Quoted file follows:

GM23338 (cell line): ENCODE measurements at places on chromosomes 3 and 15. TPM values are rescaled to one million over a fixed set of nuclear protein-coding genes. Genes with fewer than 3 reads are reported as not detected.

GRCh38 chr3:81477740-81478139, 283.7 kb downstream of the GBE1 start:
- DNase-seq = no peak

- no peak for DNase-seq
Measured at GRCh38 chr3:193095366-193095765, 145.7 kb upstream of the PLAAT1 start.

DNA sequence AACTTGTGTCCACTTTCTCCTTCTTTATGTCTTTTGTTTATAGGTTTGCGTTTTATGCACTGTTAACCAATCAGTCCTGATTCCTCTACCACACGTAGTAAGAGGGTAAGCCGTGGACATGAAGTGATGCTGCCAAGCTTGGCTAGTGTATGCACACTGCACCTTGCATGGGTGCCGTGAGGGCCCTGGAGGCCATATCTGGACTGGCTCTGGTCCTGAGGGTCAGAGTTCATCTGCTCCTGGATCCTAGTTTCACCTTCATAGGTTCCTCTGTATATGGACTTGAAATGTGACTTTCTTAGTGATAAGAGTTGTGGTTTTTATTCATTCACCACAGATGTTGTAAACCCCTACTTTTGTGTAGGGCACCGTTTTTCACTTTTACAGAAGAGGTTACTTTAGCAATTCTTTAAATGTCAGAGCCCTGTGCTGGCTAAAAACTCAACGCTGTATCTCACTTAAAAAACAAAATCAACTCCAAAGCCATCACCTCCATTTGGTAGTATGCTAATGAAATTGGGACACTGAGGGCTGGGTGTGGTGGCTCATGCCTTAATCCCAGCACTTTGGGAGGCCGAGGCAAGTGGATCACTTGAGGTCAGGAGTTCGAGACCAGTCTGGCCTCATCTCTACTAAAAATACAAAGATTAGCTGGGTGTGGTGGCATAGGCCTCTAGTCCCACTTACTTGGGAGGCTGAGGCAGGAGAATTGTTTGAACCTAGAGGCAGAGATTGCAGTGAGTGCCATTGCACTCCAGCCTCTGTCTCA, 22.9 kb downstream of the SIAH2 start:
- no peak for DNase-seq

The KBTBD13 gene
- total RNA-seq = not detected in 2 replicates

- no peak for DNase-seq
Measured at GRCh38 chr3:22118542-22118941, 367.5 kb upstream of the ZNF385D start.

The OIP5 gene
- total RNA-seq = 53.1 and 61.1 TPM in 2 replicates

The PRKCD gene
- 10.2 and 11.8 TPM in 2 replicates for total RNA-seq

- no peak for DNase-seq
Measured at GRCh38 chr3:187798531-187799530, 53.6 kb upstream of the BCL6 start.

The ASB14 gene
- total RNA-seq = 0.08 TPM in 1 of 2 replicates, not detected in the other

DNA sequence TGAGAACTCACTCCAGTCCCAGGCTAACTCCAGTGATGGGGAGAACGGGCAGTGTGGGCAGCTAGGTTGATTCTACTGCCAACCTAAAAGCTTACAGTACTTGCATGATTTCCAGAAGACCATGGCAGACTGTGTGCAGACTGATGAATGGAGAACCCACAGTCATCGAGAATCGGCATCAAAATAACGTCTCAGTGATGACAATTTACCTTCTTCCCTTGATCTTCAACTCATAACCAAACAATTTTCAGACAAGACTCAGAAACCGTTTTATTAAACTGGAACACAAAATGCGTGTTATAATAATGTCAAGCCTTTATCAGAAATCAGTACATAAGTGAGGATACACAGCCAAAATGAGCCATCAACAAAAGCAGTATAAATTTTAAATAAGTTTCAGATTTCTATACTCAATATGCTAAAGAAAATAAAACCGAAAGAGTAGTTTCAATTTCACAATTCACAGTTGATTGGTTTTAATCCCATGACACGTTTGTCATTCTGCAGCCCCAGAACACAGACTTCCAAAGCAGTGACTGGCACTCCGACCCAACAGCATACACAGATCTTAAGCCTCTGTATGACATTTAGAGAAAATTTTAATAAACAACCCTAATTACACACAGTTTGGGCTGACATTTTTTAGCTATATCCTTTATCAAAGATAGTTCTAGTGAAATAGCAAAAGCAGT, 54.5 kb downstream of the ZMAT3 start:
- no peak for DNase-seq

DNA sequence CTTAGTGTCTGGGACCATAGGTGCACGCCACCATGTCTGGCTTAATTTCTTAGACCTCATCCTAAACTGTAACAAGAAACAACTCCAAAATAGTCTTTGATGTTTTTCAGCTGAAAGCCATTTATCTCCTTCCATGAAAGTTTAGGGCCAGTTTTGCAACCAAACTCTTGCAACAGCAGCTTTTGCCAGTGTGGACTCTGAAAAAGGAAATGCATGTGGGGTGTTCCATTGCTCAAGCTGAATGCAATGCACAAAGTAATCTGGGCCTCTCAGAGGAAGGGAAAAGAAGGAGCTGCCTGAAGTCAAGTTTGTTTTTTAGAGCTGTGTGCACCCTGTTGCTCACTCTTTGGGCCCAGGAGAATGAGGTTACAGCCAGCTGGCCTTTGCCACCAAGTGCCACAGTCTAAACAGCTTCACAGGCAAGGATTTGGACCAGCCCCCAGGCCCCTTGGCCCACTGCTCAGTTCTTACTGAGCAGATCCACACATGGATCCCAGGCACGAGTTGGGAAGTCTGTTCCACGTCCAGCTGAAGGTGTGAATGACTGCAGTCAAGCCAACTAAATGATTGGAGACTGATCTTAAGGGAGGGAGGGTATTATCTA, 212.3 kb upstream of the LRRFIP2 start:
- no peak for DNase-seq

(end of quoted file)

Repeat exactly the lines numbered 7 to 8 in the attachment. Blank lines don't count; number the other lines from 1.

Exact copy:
- no peak for DNase-seq

The KBTBD13 gene